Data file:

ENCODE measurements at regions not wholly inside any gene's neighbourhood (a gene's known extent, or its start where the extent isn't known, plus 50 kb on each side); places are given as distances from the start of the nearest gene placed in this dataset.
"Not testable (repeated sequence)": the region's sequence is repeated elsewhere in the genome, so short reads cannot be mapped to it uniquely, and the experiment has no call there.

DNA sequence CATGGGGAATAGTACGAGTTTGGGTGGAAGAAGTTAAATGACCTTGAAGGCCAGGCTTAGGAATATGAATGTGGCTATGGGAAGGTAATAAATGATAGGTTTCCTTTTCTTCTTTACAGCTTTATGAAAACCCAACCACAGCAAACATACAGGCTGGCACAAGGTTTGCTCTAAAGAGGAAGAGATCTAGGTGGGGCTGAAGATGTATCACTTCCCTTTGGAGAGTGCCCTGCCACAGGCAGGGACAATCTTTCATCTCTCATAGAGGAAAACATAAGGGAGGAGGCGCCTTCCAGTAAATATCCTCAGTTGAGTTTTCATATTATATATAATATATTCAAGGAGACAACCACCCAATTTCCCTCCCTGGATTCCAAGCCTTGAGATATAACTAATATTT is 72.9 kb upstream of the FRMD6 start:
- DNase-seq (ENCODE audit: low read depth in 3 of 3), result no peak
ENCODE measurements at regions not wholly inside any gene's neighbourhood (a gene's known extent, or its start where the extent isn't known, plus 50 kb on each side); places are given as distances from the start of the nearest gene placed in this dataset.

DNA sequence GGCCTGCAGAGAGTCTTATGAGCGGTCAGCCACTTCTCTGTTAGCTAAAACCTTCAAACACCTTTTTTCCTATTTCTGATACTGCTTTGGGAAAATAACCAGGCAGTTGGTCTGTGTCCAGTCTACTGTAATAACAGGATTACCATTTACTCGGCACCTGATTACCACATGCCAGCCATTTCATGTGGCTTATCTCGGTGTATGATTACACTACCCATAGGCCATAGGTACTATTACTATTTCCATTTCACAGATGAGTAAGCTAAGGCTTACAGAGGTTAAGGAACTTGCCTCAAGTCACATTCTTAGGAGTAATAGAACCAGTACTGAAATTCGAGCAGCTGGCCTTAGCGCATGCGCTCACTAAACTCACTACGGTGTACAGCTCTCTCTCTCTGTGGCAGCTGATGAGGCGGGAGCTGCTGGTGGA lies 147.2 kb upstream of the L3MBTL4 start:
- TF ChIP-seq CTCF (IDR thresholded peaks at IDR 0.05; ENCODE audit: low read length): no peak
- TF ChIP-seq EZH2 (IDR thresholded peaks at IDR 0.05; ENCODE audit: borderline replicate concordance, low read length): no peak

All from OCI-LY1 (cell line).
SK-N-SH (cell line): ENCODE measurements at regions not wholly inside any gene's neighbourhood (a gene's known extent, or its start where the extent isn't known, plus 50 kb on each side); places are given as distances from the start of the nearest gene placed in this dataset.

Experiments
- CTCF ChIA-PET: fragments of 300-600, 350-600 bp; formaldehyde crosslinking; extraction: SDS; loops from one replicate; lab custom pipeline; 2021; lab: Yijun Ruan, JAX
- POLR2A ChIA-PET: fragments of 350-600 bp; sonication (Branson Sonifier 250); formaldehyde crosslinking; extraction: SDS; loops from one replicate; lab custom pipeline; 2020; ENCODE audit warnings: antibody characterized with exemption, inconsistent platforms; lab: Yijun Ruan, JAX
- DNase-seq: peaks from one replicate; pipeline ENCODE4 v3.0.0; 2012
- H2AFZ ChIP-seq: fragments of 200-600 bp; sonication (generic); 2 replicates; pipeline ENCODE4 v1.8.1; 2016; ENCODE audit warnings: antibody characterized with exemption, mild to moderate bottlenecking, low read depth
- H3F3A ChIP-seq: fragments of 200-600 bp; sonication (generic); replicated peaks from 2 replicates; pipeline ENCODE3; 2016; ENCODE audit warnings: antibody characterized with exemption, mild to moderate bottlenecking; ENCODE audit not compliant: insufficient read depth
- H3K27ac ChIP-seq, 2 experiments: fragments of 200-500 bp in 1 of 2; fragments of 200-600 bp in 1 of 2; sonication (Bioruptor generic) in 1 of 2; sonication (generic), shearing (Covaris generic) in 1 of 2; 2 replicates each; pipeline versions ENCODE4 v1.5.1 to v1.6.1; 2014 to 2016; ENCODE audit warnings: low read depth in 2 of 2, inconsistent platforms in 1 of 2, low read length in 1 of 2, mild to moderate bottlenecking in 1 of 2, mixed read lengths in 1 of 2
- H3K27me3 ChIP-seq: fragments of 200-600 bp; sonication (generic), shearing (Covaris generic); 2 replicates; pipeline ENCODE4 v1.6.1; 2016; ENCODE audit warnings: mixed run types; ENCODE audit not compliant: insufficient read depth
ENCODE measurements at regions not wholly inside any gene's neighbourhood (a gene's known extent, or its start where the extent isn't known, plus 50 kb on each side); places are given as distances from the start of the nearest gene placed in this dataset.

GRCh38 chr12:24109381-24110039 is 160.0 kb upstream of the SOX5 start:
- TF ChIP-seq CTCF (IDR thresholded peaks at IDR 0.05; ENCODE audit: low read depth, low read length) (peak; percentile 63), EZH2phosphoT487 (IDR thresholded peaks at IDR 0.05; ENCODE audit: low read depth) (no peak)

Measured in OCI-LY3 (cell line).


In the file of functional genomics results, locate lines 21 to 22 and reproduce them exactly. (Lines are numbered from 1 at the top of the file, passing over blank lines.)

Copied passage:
- TF ChIP-seq CTCF (IDR thresholded peaks at IDR 0.05; ENCODE audit: low read depth, low read length) (peak; percentile 63), EZH2phosphoT487 (IDR thresholded peaks at IDR 0.05; ENCODE audit: low read depth) (no peak)

Measured in OCI-LY3 (cell line).